Kenya Tips

Kenyan Methodologies That Can Make You a Better Runner


Athletes from the Great Rift Valley area currently dominate the world of running. They include Kenya, Ethopia, Uganda and Etrirea and of these the Kenyans are the most prolific. Tony's experience with the Kenyan athletes goes back to the mid 1960's when he watched Kip Keino and Ron Clarke go head to head over 5000m in Melbourne. In the years to follow he would race greats such as Keino, Wilson Kiprugut, Amos Biwott and Ben Jipcho, spent time with Kenyan athletes and coaches during his period as National Coach of Australia and, most significantly, lecturing in Kenya on five occasions for the IAAF at the African Region Level 2 courses as well as visiting the major training area in and around Eldoret.


My experiences with East African athletes confirms many of the conventional wisdoms about success in middle and long distance running that were promulgated in the 1950's by the likes of Arthur Lydiard and Percy Cerutty. In particular things like:


1. having, or ensuring a child has, an active childhood that includes plenty of walking and running or, for older athletes spending time developing a sound base before getting to involved in higher intensity training.

2. developing of a high level of basic speed over the sprint distances so the athlete is capable of high quality times across events shorter than the selected race event.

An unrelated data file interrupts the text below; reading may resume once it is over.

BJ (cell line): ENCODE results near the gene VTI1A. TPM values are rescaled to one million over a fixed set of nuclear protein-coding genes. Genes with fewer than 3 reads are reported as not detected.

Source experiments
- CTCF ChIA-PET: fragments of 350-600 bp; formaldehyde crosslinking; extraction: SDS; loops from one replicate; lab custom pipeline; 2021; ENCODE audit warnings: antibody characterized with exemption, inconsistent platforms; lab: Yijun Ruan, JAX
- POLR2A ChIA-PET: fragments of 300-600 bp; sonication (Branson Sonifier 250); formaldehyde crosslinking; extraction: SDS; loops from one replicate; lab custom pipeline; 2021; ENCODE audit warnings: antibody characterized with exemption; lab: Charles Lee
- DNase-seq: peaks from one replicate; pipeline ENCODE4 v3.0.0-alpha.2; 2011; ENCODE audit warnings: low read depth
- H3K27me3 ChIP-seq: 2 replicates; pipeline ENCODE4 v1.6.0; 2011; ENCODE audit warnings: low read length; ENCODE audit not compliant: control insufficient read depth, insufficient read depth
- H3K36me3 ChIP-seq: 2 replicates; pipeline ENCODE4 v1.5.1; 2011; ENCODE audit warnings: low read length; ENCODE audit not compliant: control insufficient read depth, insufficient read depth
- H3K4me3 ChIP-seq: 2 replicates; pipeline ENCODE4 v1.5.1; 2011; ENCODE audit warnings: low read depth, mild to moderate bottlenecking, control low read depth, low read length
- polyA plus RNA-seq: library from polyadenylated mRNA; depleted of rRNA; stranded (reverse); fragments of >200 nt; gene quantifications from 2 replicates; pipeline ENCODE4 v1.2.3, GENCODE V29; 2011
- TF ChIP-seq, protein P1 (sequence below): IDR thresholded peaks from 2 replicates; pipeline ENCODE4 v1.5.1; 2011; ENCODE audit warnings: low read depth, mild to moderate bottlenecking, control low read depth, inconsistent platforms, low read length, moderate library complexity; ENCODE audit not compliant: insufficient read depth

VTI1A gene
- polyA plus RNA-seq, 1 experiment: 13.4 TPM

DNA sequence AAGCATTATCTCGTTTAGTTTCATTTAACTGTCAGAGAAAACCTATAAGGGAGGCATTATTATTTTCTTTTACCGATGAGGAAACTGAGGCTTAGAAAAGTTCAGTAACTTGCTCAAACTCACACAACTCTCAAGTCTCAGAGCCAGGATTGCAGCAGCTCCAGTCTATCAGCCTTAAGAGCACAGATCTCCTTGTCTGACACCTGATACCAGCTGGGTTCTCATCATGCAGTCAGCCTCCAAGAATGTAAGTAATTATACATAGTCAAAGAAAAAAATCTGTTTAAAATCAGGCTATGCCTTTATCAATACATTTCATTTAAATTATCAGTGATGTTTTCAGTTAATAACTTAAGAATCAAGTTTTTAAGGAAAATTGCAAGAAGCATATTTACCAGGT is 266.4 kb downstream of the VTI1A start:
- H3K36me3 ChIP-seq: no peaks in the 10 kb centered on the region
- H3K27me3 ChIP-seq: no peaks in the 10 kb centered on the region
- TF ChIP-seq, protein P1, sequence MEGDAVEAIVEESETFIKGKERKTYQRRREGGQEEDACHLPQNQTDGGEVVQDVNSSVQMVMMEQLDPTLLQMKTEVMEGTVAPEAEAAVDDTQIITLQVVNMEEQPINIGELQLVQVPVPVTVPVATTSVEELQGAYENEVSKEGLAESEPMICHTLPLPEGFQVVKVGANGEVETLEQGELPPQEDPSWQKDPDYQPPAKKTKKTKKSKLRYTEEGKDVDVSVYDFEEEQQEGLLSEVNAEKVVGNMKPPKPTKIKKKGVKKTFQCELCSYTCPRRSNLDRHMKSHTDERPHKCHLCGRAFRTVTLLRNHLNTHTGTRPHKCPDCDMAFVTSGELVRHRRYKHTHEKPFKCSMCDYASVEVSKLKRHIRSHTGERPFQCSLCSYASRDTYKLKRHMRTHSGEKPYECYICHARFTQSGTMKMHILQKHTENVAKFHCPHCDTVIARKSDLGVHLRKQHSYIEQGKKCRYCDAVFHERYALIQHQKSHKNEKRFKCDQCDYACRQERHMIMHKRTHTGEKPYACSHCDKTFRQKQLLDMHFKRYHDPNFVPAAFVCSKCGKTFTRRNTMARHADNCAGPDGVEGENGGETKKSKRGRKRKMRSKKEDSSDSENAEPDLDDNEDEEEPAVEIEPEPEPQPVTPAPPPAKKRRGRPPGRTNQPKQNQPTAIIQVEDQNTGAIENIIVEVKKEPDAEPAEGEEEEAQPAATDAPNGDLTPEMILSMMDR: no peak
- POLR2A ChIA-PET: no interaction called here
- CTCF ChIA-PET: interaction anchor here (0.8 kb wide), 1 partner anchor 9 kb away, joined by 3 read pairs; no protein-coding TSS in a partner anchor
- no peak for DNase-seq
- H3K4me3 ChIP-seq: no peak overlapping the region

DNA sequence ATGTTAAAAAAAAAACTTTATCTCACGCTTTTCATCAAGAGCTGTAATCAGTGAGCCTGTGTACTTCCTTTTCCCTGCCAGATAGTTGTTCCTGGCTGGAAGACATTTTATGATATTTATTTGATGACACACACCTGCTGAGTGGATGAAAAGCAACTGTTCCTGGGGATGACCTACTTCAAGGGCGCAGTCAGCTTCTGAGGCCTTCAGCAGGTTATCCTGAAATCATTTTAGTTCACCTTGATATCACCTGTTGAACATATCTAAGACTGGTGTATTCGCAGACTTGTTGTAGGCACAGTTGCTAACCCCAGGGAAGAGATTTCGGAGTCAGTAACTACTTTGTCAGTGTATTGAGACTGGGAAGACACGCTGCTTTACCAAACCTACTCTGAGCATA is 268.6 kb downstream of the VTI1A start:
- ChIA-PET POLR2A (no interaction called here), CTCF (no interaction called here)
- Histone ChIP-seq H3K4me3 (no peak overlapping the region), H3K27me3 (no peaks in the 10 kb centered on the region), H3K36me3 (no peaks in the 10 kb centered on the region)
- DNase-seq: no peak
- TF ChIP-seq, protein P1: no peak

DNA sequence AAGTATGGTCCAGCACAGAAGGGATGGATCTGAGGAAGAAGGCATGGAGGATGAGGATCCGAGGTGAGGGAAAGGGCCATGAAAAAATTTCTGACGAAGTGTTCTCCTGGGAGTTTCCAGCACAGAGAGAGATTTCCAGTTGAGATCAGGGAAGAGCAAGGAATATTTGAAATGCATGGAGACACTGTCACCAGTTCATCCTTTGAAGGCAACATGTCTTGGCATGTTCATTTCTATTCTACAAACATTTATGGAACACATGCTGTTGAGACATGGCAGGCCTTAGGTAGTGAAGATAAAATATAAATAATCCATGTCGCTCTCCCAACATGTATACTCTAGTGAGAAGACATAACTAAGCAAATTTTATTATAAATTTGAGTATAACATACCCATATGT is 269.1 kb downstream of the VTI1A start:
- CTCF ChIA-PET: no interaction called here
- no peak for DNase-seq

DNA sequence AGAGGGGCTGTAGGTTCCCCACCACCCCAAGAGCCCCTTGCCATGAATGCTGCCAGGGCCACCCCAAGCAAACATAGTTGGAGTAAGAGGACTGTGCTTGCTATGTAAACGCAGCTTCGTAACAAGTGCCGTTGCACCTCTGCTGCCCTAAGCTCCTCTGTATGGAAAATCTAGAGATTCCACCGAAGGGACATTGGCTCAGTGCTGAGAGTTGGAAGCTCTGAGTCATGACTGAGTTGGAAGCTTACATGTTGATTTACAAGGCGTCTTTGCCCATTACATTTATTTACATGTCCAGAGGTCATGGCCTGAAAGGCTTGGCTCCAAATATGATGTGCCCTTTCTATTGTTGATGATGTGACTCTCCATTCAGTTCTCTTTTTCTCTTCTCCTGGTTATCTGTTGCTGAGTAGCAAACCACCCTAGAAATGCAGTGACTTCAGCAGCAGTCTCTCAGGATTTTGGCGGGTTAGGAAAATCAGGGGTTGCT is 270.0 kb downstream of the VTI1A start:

3. including high volume training, at appropriate times during the periodised year, so the athlete is capable of high quality times in events longer than the selected race event. 

4. developing sound technique and the stamina to sustain it under pressure during racing and training.

5. eating a healthy, natural diet (see Diet in Kenya) and getting adequate rest - most African athletes are in bed by 9 pm.

6. listening to your body - Africans rarely 'force' their training sessions - but training hard' when required, so you will 'win easy'.

7. training, for elite athletes, up to three times daily, supplemented by flexibility and agility exercises.

8. Train in hills regularly - long hills, short hills, steep hills, shallow hills, hill fartlek, etc.

Nairobi 2002



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